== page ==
Maker Faire Bay Area 2015: Recap Part 1   Leave a comment

Maker Faire Bay Area 2015 T-Shirts for Makers

Maker Faire Bay Area 2015 T-Shirts for Makers

Maker Faire Bay Area is now history. Our booth, “Not Your Grandpa’s Ham Radio” included new projects and demonstrations. This was our fourth year as Makers and the fifth year as visitors to the Maker Faire in San Mateo.

This is a short overview of our display. Stay tuned for more images, stories and videos.

Here is the text from our handout. It answers some of our most-often asked questions:

What are we doing?
Thank you for your interest in our Maker Faire display “Not Your Grandpa’s Ham Radio.” This is our fourth consecutive year as “Makers,” and our goal is to show people what today’s ham radio operators are doing with the newest technology.

Who are we?
We are licensed Amateur radio operators (“hams”).

Is this like CB?
Yes and no. Ham radio is similar in that we use two-way radios and antennas to talk with each other, but hams can communicate using Morse code and computers in addition to voice, and we even have our own satellites. Ham radio requires a license issued by the Federal Communications Commission (FCC) in the US and licensees are required to pass a written test on electronics theory, radio regulations and operating procedures.

How far can you talk?
We can communicate with other ham stations around the corner or across the globe, depending on a variety of factors that affect the way radio waves travel. The equipment we are using operates on frequencies that generally follow line-of-sight paths. However, hams have discovered that signals can be reflected against objects such as buildings, trees, islands and mountains to extend the range. Using these techniques, we are able to contact other stations hundreds of miles away.

What kind of radios are you using?
We are builders and experimenters in microwave radio communications. No commercially-built, “off-the-shelf” equipment for these frequencies exists, so we must build our own equipment, or modify commercially-made equipment meant for other communications services, such as satellite TV, cell phone and long-distance telephone.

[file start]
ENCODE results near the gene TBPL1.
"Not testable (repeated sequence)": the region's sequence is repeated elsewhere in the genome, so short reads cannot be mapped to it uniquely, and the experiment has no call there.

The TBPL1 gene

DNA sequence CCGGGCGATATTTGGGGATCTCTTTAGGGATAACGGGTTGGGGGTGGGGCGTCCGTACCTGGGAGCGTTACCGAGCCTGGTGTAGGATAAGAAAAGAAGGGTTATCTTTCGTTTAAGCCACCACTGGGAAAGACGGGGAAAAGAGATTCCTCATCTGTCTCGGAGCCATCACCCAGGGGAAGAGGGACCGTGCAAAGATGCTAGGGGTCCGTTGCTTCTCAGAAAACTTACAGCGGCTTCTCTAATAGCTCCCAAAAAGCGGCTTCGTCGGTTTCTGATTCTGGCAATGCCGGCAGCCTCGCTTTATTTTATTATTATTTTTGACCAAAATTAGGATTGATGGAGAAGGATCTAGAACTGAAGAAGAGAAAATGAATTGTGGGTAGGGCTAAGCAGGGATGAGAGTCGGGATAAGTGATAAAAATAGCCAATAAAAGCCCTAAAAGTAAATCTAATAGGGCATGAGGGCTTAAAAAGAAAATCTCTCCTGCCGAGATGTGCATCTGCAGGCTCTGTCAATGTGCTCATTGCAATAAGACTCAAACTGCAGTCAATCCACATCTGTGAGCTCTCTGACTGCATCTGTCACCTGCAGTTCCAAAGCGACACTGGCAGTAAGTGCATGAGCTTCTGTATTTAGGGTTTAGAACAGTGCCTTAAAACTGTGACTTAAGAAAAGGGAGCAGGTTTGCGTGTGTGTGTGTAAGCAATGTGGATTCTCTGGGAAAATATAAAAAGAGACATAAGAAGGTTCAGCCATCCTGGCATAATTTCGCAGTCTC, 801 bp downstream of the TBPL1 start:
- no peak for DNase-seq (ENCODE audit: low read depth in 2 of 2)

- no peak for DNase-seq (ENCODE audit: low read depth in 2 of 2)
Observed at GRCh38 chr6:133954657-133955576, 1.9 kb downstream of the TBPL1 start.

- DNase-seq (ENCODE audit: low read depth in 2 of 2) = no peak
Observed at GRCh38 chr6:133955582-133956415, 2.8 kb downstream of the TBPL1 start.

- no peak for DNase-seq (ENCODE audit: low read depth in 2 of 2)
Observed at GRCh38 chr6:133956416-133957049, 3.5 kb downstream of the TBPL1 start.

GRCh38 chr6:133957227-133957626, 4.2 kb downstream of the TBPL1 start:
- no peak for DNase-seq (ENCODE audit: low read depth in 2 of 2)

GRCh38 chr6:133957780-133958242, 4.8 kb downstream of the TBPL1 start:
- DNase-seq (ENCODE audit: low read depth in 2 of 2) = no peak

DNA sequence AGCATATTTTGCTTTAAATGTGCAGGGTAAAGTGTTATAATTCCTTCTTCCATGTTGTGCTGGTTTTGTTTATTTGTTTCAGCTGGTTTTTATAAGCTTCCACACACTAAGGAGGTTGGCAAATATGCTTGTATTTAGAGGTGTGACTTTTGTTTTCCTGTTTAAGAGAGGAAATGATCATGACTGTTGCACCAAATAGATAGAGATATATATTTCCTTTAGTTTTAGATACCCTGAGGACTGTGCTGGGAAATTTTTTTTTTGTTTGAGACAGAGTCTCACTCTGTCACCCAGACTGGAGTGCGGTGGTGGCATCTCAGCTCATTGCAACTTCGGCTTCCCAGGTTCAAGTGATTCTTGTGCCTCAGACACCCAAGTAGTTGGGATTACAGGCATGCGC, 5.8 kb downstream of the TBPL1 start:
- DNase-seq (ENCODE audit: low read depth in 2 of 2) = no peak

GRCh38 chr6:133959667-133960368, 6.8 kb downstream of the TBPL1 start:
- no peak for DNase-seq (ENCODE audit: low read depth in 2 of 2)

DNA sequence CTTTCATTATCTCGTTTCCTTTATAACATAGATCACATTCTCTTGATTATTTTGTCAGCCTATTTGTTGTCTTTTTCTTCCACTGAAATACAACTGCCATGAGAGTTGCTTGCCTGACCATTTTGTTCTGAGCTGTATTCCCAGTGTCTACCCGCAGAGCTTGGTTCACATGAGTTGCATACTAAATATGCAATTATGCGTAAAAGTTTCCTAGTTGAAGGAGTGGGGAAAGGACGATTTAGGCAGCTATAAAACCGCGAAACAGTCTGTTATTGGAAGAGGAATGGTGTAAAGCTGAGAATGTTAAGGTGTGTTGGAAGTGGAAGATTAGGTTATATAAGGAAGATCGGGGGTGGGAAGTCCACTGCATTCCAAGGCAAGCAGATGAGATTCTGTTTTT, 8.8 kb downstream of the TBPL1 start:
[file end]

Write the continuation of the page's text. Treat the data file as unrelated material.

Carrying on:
How much does this equipment cost?
Like any other hobby, people spend as much or as little as they can afford. Most people involved in ham radio spend as much as any serious stereo enthusiast, amateur photographer or woodworker.

Where can I get more information?
American Radio Relay League (ARRL) and QST Magazine

CQ Magazine

If you are a licensed ham and want to try a new challenge, contact your local VHF and up club:

The 50 MHz and Up Group

The San Bernardino Microwave Society (SBMS)

The Microwave Group of San Diego

Wayne Yoshida KH6WZ: YouTube

 

 Broadband Hamnet-REV2

Broadband Ham Radio Network Under Construction

Broadband Ham Radio Network Under Construction. Photo by Dennis Kidder W6DQ

Software Defined Radio

Elements for the SDR. Photo by Dennis Kidder, W6DQ

Elements for the SDR. Photo by Dennis Kidder W6DQ

Old-vsNew-Ant-tuners

Old vs New Antenna Tuner Technology

Old vs New Antenna Tuner Technology

KH6WZ 10GHz rig-Poster

Microwave transverter system by Brian Yee W6BY. Photo by Brian Yee W6BY

Microwave transverter system by Brian Yee W6BY. Photo by Brian Yee W6BY

 

APRS Poster

APRS demonstration

APRS demonstration

 

 

The Greeter

The Greeter

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